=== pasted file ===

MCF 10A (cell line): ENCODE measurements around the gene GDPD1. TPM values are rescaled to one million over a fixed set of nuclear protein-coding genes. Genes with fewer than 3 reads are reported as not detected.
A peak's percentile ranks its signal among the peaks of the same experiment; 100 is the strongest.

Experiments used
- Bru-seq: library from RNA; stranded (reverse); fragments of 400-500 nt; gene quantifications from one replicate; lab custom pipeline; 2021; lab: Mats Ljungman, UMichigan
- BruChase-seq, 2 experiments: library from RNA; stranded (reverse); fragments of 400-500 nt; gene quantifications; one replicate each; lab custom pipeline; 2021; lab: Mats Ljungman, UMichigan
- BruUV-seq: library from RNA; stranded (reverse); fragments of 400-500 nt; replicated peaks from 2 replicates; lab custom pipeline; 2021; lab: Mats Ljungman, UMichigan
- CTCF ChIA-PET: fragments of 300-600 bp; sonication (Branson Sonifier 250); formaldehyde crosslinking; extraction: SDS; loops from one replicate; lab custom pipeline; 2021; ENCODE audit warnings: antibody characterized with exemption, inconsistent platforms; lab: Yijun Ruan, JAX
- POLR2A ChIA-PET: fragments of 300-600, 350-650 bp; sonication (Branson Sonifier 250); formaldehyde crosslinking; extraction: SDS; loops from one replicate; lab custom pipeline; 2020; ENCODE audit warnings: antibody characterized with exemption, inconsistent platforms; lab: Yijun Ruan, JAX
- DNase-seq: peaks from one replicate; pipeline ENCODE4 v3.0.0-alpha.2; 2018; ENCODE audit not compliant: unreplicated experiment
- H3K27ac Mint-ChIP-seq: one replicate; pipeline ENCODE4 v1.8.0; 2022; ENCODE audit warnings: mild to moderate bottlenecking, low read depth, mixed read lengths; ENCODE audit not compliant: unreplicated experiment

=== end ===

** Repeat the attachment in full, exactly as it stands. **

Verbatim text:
MCF 10A (cell line): ENCODE measurements around the gene GDPD1. TPM values are rescaled to one million over a fixed set of nuclear protein-coding genes. Genes with fewer than 3 reads are reported as not detected.
A peak's percentile ranks its signal among the peaks of the same experiment; 100 is the strongest.

Experiments used
- Bru-seq: library from RNA; stranded (reverse); fragments of 400-500 nt; gene quantifications from one replicate; lab custom pipeline; 2021; lab: Mats Ljungman, UMichigan
- BruChase-seq, 2 experiments: library from RNA; stranded (reverse); fragments of 400-500 nt; gene quantifications; one replicate each; lab custom pipeline; 2021; lab: Mats Ljungman, UMichigan
- BruUV-seq: library from RNA; stranded (reverse); fragments of 400-500 nt; replicated peaks from 2 replicates; lab custom pipeline; 2021; lab: Mats Ljungman, UMichigan
- CTCF ChIA-PET: fragments of 300-600 bp; sonication (Branson Sonifier 250); formaldehyde crosslinking; extraction: SDS; loops from one replicate; lab custom pipeline; 2021; ENCODE audit warnings: antibody characterized with exemption, inconsistent platforms; lab: Yijun Ruan, JAX
- POLR2A ChIA-PET: fragments of 300-600, 350-650 bp; sonication (Branson Sonifier 250); formaldehyde crosslinking; extraction: SDS; loops from one replicate; lab custom pipeline; 2020; ENCODE audit warnings: antibody characterized with exemption, inconsistent platforms; lab: Yijun Ruan, JAX
- DNase-seq: peaks from one replicate; pipeline ENCODE4 v3.0.0-alpha.2; 2018; ENCODE audit not compliant: unreplicated experiment
- H3K27ac Mint-ChIP-seq: one replicate; pipeline ENCODE4 v1.8.0; 2022; ENCODE audit warnings: mild to moderate bottlenecking, low read depth, mixed read lengths; ENCODE audit not compliant: unreplicated experiment